Monday, December 29, 2008

Upon Request: A Winter Meal

Here's the info on that dinner of flank steak with truffled maytag blue cheese sauce I mentioned in an earlier post. It's worth noting that I didn't use recipes and didn't measure anything I did, so these results may vary slightly; however, there wasn't anything especially fancy about what I did, so it's pretty easy and straightforward. I tried to lay everything out in order so you'll have everything done at about the same time (my Achilles heel is roasted veggies - I never account for how long they take and everything is done well before my vegetables can be plated.)

Roasted Winter Vegetables
Set oven to 375. Combine in baking dish: one small butternut squash, peeled and cubed; two medium-to-large parsnips, peeled and chopped; one large sweet potato, peeled and cubed; about one pound of carrots (either peeled and chopped regular carrots or baby carrots - I use baby carrots). Drizzle with olive oil and season with salt and pepper - roast in the oven until they begin to brown and crisp a bit on the outsides (about 30 minutes, depending on size - larger dice takes longer.)

Port Balsamic Reduction
Combine 1/4 c. of port with 3/4 c. of balsamic vinegar in a small saucepan. Simmer rapidly until sauce has reduced to about 1/4 - 1/3 of a cup and nicely coats the back of a spoon. Do not bring to a rapid boil or let the reduction get too hot, or it will scorch.

This reduction can be made at any time and stored in the fridge in a squeeze bottle - bring to room temperature for use. It's tangy-sweet and great for drizzling on meats or hearty soups. Keep your face away from the saucepan, though - a snort of this stuff while it's simmering will clear out your sinuses but good! Heat it on the back burner. :-)

Flank Steak
One pound flank or skirt steak (if necessary, pound to 1/2" - 3/4" thickness). Season with olive oil, salt, and pepper and cook evenly over medium high heat on a flat or grill pan to desired doneness, turning only once.

Truffled Maytag Blue Cheese Sauce
Combine 1/3 c. Maytag (or other high quality blue cheese) with 1/2 c. heavy cream. Blend or process until smooth. (You want a rich consistency, not too fluid but not too thick - the sauce should pour easily but stay in place without running much. Add more blue cheese if necessary.) Warm over the stove - you don't want to cook so much as just heat it for service. Remove from heat and season with salt and pepper and drizzle with a small amount (about 1/2 tbsp) of white truffle oil.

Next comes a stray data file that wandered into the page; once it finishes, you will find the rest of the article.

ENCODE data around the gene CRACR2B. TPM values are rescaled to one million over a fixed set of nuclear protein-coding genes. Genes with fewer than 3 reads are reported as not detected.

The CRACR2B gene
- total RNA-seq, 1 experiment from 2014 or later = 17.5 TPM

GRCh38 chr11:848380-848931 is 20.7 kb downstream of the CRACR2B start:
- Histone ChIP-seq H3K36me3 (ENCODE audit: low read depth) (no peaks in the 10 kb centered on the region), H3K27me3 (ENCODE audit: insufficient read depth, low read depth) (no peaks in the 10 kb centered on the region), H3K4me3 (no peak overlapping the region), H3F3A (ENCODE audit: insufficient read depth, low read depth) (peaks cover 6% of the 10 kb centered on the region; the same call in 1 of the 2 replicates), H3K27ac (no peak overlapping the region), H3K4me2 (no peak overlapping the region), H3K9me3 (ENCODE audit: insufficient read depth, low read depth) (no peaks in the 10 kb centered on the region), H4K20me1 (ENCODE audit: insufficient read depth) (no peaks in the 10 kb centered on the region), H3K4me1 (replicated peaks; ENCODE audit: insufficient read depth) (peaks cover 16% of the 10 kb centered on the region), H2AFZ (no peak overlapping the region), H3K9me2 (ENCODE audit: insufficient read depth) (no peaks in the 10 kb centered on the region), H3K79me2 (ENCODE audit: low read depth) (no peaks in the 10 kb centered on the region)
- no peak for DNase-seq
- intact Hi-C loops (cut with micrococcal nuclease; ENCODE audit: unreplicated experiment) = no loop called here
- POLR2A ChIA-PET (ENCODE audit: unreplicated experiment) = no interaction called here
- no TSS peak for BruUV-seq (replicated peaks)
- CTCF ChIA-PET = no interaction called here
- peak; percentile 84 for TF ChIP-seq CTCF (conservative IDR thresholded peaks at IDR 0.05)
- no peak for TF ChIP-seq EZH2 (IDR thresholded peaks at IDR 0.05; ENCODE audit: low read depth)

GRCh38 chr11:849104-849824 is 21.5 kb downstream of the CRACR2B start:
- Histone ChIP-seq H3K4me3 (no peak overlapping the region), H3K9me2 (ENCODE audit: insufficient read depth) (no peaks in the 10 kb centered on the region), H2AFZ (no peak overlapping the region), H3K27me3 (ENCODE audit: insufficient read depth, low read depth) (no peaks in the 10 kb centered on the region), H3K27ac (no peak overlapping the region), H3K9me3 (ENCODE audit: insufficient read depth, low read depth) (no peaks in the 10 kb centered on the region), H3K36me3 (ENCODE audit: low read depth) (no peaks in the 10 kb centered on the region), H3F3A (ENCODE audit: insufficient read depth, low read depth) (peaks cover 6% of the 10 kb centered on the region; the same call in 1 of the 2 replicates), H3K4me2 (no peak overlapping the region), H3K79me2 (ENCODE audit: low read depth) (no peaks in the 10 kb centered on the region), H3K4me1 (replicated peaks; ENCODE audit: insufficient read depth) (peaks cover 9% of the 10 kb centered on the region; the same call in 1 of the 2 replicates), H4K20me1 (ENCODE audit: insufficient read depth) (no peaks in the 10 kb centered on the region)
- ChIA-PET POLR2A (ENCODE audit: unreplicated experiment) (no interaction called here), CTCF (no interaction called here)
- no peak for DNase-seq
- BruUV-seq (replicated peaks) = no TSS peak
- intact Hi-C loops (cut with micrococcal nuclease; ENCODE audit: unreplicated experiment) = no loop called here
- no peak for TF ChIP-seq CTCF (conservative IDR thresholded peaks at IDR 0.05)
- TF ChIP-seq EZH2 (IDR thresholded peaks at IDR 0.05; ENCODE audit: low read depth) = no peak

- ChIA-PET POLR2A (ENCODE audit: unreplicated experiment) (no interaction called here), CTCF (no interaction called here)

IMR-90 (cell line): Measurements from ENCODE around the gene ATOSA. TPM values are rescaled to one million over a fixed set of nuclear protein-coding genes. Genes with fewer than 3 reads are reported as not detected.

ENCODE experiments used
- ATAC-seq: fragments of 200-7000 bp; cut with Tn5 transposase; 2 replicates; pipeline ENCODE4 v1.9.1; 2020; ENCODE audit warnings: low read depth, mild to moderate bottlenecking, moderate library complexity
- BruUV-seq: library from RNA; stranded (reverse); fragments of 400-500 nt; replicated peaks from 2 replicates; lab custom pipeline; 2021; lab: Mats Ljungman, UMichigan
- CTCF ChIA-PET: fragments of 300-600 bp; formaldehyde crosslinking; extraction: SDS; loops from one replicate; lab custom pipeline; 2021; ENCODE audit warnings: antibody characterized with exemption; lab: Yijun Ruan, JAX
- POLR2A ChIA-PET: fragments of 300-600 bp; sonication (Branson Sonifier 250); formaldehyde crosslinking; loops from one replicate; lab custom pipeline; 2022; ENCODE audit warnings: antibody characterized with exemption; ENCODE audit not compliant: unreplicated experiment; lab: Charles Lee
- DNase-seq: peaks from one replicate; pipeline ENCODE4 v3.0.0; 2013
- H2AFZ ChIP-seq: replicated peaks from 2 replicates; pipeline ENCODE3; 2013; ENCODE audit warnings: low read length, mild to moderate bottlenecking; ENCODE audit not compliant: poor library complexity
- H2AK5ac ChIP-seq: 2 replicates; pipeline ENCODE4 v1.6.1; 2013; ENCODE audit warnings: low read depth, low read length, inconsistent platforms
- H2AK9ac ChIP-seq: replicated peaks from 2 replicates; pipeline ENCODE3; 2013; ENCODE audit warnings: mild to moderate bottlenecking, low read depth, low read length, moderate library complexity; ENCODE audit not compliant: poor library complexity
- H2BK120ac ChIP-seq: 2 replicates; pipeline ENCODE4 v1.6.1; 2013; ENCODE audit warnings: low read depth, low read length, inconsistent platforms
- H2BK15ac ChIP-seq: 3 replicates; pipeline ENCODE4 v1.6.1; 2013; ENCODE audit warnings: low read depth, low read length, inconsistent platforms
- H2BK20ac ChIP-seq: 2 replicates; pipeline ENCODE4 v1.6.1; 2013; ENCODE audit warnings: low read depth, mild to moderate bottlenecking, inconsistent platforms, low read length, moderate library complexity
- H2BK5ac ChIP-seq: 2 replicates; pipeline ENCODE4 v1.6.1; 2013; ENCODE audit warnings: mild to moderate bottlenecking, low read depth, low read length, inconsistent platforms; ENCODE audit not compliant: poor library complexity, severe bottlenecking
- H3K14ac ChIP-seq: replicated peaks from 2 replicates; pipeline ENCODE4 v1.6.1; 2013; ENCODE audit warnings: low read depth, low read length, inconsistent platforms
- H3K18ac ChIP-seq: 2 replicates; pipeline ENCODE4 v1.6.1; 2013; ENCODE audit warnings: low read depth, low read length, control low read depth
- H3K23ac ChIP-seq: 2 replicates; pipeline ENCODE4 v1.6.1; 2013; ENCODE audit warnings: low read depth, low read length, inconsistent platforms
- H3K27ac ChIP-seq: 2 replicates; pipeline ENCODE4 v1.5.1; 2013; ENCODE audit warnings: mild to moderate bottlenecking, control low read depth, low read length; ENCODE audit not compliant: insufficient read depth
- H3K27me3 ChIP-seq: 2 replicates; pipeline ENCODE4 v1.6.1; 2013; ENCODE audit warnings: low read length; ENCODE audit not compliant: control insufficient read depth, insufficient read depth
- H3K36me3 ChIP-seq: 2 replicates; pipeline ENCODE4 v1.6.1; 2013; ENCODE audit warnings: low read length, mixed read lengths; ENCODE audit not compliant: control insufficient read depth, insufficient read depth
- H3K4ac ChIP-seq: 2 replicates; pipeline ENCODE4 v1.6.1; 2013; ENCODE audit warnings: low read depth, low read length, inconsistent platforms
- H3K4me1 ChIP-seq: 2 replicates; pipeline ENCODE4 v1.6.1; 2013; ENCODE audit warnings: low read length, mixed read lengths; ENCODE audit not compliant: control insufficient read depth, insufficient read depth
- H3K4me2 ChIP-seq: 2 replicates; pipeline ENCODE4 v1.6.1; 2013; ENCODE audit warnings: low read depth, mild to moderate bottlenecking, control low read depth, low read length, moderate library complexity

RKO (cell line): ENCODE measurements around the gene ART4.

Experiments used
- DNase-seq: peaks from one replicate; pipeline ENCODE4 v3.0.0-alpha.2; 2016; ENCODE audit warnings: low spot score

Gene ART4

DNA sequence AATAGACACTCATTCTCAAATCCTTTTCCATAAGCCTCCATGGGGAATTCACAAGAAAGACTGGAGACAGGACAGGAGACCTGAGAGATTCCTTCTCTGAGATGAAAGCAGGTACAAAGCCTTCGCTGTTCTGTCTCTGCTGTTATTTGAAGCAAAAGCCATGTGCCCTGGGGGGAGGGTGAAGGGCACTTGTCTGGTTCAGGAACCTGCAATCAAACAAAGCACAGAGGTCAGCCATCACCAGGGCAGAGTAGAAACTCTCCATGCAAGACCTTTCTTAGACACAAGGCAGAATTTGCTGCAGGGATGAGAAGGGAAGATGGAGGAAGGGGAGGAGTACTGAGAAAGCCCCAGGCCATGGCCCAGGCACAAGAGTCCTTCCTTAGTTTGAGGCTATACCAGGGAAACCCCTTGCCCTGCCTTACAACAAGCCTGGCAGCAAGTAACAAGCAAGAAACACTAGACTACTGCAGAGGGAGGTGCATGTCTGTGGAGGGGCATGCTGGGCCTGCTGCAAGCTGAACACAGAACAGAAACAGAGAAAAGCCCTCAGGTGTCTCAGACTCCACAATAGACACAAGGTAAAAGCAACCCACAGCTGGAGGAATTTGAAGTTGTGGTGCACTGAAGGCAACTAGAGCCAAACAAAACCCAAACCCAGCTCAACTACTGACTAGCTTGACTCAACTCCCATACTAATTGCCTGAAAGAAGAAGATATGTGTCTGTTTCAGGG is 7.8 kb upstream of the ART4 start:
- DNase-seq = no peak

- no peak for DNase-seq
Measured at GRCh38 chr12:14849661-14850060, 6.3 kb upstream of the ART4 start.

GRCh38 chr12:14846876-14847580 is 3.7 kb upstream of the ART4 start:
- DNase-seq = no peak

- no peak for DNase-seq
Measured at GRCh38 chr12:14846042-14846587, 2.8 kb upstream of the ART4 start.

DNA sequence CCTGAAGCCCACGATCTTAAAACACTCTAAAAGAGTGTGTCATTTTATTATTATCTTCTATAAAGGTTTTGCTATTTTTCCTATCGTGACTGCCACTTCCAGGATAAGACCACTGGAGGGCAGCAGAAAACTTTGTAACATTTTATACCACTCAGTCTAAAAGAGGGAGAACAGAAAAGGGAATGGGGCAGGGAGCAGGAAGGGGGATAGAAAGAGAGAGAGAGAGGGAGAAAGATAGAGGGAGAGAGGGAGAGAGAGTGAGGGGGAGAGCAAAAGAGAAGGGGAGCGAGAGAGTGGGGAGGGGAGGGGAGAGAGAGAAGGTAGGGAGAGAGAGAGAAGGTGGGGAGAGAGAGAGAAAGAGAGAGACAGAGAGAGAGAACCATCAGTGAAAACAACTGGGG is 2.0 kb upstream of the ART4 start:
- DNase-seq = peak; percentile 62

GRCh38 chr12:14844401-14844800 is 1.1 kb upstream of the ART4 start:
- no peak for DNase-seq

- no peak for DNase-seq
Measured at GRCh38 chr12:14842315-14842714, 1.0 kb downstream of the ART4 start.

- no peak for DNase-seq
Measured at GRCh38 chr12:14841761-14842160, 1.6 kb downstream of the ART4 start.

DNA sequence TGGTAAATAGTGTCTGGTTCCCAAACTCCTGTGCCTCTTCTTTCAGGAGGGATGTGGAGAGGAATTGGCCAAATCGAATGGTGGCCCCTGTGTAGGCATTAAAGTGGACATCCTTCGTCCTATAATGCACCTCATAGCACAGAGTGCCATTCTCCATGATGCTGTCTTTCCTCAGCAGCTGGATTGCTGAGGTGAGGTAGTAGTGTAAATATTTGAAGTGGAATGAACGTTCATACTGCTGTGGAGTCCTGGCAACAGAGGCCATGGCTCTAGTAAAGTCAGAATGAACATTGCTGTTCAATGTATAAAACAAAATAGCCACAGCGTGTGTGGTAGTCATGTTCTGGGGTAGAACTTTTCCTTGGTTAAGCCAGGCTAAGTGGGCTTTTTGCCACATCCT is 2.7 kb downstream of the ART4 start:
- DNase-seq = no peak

(White truffle oil can be found at specialty food stores and some supermarkets. It's pricy, but here's a secret - check the specialty food aisles at places like Marshall's, Home Goods, and TJ Maxx. You'd be amazed the gourmet options you can get on the cheap - I get white truffle oil, which can run up to $20, for about $5.99. If this isn't something you're interested in having on hand, don't fret: the oil isn't a necessity - the sauce will be tasty without it. And finally, make sure to only use truffle oil as a finishing touch - it's not meant to be cooked with.)

Fried Sage Leaves
Melt 2 tbsp of butter in a saute pan - add fresh whole sage leaves (washed and thoroughly dried) and cook over medium high heat, keeping the pan in motion, until crisp. (This only takes maybe a few minutes - keep an eye on it, they can burn somewhat easily.)

For service:
Slice the steak on the bias and transfer to a warmed plate. Ladle the Maytag sauce over the steak, then drizzle with a small amount of the port-balsamic reduction and garnish with fried sage leaves. Serve the roasted vegetables as a side. This should serve three to four.

If you still have about half of the vegetables left over, you can make a great soup - combine the remaining vegetables in a blender with one of those cardboard containers of vegetable or chicken broth (or homemade broth, if you're that type) and puree. Heat in a saucepan with a few pinches of dried sage stirred in. Serve with some balsamic-port reduction drizzled on top and a slice of warm crusty bread.